In 2005, WHEDco began its second major housing development project – and added a distinctly “green” focus to all of its efforts. Opened in 2009 in the Crotona section of the Bronx, Intervale Green, provides 128 units of affordable housing, 39 of which were set aside for families coming out of the homeless shelter system.
Intervale Green also holds the distinction of having won national recognition in 2009 with the Charles L. Edson Tax Credit Excellence Award for being largest affordable multi-family ENERGY STAR certified building in the country. The building features 85%-efficient boilers and hot water heaters; low flow faucets and showerheads; highly energy-efficient windows; non-toxic building materials and nearly half an acre of green space, including landscaped street trees and green roofs.
WHEDco’s “Green” orientation, however, has now expanded substantially – both geographically and philosophically. The agency is in the process of completing an energy retrofit of Urban Horizons, no small task for a building of that size, age and history. “We wanted to demonstrate that this was possible,” says Biberman. The net result is estimated to be $60,000 in energy savings annually for residents, and significantly more for WHEDco, as the building’s owner.
WHEDco also sees “Green” as something more than building design and energy efficiency. “It’s about health and fitness, lifestyle and nutrition,” says Biberman. Intervale Green now hosts nutrition and cooking clubs as well as an urban garden where residents are able to harvest fresh vegetables.
Growing Green Carts
The agency’s new Green Cart initiative is an interesting hybrid of this newer focus on healthy living and its long standing interest in micro-enterprise economic development.
“There are parts of the Bronx where you can walk for miles without being able to buy a tomato,” says Khushbu Srivastava, Director of Marketing and Communications. Green Carts are one increasingly popular vehicle for bringing fresh fruits and vegetables into these “food deserts” throughout the City. However, obtaining the necessary official permits to run a Green Cart is a daunting process.
“There is a complicated regulatory path,” says Biberman. “Just like our childcare micro-enterprise work, we are quite adept at clearing the path and taking people through the process to help them get set up.” WHEDco has ten applications that are pending and we have already gotten two Green Carts out on the streets. “The first two are the hardest,” she explains.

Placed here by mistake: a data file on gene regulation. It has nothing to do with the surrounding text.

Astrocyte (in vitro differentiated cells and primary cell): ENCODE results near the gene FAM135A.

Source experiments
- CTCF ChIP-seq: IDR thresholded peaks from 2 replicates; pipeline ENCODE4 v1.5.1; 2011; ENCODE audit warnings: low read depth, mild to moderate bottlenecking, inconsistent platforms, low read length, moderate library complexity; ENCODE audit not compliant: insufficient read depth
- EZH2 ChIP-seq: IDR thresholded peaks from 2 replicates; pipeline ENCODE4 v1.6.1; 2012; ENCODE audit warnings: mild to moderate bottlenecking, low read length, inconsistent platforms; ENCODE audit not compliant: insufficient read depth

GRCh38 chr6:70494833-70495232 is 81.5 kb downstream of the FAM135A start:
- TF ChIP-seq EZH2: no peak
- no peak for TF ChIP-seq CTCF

Bronx Music Heritage Center
WHEDco’s next major housing and economic development project is the Bronx Music Heritage Center. Located in the Melrose section of the Bronx, the development will celebrate the rich cultural legacy of the Bronx, something too many people have forgotten. It will provide 293 affordable apartments, with a set-aside for elder musicians, as well as community performance and event space; a hydroponic rooftop garden and open recreational space.
While both Urban Horizons and Intervale Green have allowed WHEDco to establish youth programs through partnerships with local schools, the Bronx Music Heritage Center will go one significant step further. It will include a brand new on-site arts-based high school created in partnership with DreamYard, the largest arts education provider in the Bronx.
“We think the school day could be a more productive experience than what we often see,” says Biberman. While WHEDco would prefer to partner with the Department of Education on developing a new public school, it is also open to the idea of developing a charter school to utilize the space.
WHEDco hopes to break ground on the project in 2013 and complete it in 2015.
As it marks its 20th year, WHEDco has grown to have a $13 million budget and 160 full time employees. The agency was recently selected as one of ten semi-finalists for this year’s New York Times Nonprofit Excellence Awards. “We’ve looked at this competition for a few years and decided that we were ready to apply,” says Biberman. “We have good internal management practices in the areas of fiscal, legal, board governance. We, as an organization, have just completed a strategic planning process and we believe we are in a good place.” Regardless of the final outcome, WHEDco’s selection as a semi-finalist is, in itself, a significant accomplishment.
A lot has happened over the past 20 years – for WHEDco and for the Bronx as a whole. Yet Biberman fears that the recent economic crisis has dramatically worsened the City’s economic and community development challenges. “This economy isn’t going to get back on its feet in a way that benefits people in the Bronx for a long time,” she says. Yet, she believes that these are the kinds of challenges which WHEDco may be well positioned to address. “If the labor market isn’t going to exist as we knew it, there are things we can do in the area of enterprise development that help people to help themselves.”